Angola Table of Contents
In 1964 the MPLA reorganized and increased its efforts to reinforce its units fighting in the Dembos areas. The improved efficiency of the movement's political and military operations attracted support from other African countries, the OAU, and several non-African countries, all of which had previously scorned the MPLA because of its internal problems.
The growing military success of the MPLA in the mid-1960s was largely the product of support from the governments of Tanzania and Zambia, which permitted the organization to open offices in their capitals. More important, Tanzania and Zambia allowed the transport of Chinese and Soviet weapons across their territories to the Angolan border. Because of the influx of weapons, in 1965 the MPLA was able to open a military front in eastern Angola, from which it launched a major offensive the following year. By this time, the MPLA had become a greater threat to Portugal's colonial rule than the FNLA.
In June 1966, the MPLA supported an unsuccessful coup against President Marien Ngouabi of Congo, whereupon activities of all guerrilla groups in Brazzaville were curtailed. After the MPLA moved its headquarters to Lusaka, Zambia, in 1968, it conducted intensive guerrilla warfare in the Angolan provinces of Moxico and Cuando Cubango.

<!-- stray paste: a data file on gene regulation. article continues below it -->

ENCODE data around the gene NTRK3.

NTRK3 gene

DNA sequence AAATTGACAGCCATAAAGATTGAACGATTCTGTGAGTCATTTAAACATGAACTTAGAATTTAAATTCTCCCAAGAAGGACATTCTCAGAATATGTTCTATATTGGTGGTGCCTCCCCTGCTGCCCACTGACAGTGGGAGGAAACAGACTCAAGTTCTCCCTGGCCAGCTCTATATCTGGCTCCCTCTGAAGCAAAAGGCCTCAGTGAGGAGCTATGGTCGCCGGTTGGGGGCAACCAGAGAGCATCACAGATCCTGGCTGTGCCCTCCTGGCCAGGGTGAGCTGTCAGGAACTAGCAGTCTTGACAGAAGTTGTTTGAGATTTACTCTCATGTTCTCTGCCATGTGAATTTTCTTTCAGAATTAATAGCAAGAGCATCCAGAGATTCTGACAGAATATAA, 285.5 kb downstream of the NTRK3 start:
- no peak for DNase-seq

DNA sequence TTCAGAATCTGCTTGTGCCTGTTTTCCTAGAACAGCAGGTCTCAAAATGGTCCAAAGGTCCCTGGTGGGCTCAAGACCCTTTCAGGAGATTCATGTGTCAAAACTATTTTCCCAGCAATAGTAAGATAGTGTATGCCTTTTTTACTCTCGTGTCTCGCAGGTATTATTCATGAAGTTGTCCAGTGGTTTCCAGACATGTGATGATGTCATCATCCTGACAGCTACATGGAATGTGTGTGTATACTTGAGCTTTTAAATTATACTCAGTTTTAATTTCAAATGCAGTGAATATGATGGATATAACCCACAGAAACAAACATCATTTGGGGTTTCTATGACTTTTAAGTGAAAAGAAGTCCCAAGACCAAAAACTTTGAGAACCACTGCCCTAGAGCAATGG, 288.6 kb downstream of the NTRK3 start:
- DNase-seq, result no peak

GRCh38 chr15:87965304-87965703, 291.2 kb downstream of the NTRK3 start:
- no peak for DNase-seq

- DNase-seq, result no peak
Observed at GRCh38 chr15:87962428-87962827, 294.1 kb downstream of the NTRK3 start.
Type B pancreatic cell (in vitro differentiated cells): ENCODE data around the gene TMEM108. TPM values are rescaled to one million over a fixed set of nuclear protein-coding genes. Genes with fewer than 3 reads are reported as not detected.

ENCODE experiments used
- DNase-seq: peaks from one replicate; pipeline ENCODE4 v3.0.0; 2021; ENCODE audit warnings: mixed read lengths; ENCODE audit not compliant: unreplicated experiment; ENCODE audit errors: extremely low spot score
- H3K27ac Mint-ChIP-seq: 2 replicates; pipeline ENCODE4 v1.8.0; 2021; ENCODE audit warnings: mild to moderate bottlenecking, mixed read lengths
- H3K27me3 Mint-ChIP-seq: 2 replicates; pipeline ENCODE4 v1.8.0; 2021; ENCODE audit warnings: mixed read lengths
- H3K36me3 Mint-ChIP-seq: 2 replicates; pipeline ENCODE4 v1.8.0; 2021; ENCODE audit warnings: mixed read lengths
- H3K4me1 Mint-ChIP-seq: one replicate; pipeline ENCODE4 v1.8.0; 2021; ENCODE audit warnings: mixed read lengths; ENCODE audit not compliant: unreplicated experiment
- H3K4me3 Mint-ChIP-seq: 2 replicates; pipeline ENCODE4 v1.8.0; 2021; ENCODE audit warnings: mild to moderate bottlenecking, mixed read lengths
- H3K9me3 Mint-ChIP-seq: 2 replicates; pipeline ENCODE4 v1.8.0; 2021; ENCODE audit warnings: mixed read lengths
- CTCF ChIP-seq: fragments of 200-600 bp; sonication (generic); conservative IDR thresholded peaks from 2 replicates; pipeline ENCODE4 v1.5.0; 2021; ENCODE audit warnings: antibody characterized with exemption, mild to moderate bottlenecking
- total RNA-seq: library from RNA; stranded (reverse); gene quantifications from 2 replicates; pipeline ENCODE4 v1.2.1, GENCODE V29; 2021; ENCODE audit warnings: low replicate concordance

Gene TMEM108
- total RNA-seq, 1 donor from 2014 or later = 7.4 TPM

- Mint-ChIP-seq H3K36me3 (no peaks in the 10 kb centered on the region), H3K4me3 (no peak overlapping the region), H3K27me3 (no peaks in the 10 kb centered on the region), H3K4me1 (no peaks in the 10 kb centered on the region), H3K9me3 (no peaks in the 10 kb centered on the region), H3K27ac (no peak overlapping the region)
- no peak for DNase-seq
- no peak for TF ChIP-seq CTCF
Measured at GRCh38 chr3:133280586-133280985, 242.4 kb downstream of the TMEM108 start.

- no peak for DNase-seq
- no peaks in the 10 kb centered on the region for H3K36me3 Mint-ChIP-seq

Beginning in 1969, attacks in Lunda and Biť provinces forced the Portuguese to resettle many inhabitants of these areas in fortified villages. Wherever MPLA guerrillas were in control, they created new political structures, mainly village action committees. Politically indoctrinated MPLA guerrillas, some of whom had received military training in Eastern Europe, ranged all over eastern Angola. By 1968 the MPLA was able to hold regional party conferences inside the country.
The MPLA had a political advantage over the FNLA because of the links of MPLA leaders to the international ideological left. Its multiracial, Marxist-Leninist, and nationalist (versus ethnic or regional) views appealed to liberals in Europe and North America. Because of his radical orientation, however, Neto failed to get help from the United States. During the mid-1960s, the MPLA's ties to the communist world intensified as MPLA military cadres traveled to the Soviet Union, Czechoslovakia, and Bulgaria. Beginning in 1965, the MPLA began to receive training from Cuban forces.
Data as of February 1989